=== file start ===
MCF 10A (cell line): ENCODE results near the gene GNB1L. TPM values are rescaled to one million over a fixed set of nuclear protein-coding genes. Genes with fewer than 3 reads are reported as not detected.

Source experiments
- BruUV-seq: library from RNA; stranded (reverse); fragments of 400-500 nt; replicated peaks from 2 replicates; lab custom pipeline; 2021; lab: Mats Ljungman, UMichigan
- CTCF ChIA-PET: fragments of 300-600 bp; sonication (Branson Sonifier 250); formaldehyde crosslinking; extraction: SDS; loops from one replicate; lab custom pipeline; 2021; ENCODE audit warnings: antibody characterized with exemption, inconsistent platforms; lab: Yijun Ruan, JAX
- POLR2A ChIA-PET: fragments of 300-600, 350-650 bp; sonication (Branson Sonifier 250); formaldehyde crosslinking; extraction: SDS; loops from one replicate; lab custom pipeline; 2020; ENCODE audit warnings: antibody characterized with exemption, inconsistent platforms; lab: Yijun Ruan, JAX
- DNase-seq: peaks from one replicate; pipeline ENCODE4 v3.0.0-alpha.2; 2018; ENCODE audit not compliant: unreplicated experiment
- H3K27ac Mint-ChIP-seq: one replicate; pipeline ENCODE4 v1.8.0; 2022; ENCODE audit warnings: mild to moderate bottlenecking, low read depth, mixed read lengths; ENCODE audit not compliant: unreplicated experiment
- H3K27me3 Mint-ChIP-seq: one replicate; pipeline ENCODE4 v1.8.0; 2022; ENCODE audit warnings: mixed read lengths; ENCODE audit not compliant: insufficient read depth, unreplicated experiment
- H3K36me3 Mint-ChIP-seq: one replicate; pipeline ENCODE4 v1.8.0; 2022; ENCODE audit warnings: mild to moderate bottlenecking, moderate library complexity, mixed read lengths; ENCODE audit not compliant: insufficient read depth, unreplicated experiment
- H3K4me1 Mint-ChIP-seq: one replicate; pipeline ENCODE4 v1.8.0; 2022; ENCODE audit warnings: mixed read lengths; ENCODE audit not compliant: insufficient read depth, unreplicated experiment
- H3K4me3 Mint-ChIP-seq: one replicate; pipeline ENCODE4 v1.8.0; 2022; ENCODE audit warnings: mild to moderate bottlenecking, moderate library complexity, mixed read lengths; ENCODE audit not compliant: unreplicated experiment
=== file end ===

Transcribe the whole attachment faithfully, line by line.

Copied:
MCF 10A (cell line): ENCODE results near the gene GNB1L. TPM values are rescaled to one million over a fixed set of nuclear protein-coding genes. Genes with fewer than 3 reads are reported as not detected.

Source experiments
- BruUV-seq: library from RNA; stranded (reverse); fragments of 400-500 nt; replicated peaks from 2 replicates; lab custom pipeline; 2021; lab: Mats Ljungman, UMichigan
- CTCF ChIA-PET: fragments of 300-600 bp; sonication (Branson Sonifier 250); formaldehyde crosslinking; extraction: SDS; loops from one replicate; lab custom pipeline; 2021; ENCODE audit warnings: antibody characterized with exemption, inconsistent platforms; lab: Yijun Ruan, JAX
- POLR2A ChIA-PET: fragments of 300-600, 350-650 bp; sonication (Branson Sonifier 250); formaldehyde crosslinking; extraction: SDS; loops from one replicate; lab custom pipeline; 2020; ENCODE audit warnings: antibody characterized with exemption, inconsistent platforms; lab: Yijun Ruan, JAX
- DNase-seq: peaks from one replicate; pipeline ENCODE4 v3.0.0-alpha.2; 2018; ENCODE audit not compliant: unreplicated experiment
- H3K27ac Mint-ChIP-seq: one replicate; pipeline ENCODE4 v1.8.0; 2022; ENCODE audit warnings: mild to moderate bottlenecking, low read depth, mixed read lengths; ENCODE audit not compliant: unreplicated experiment
- H3K27me3 Mint-ChIP-seq: one replicate; pipeline ENCODE4 v1.8.0; 2022; ENCODE audit warnings: mixed read lengths; ENCODE audit not compliant: insufficient read depth, unreplicated experiment
- H3K36me3 Mint-ChIP-seq: one replicate; pipeline ENCODE4 v1.8.0; 2022; ENCODE audit warnings: mild to moderate bottlenecking, moderate library complexity, mixed read lengths; ENCODE audit not compliant: insufficient read depth, unreplicated experiment
- H3K4me1 Mint-ChIP-seq: one replicate; pipeline ENCODE4 v1.8.0; 2022; ENCODE audit warnings: mixed read lengths; ENCODE audit not compliant: insufficient read depth, unreplicated experiment
- H3K4me3 Mint-ChIP-seq: one replicate; pipeline ENCODE4 v1.8.0; 2022; ENCODE audit warnings: mild to moderate bottlenecking, moderate library complexity, mixed read lengths; ENCODE audit not compliant: unreplicated experiment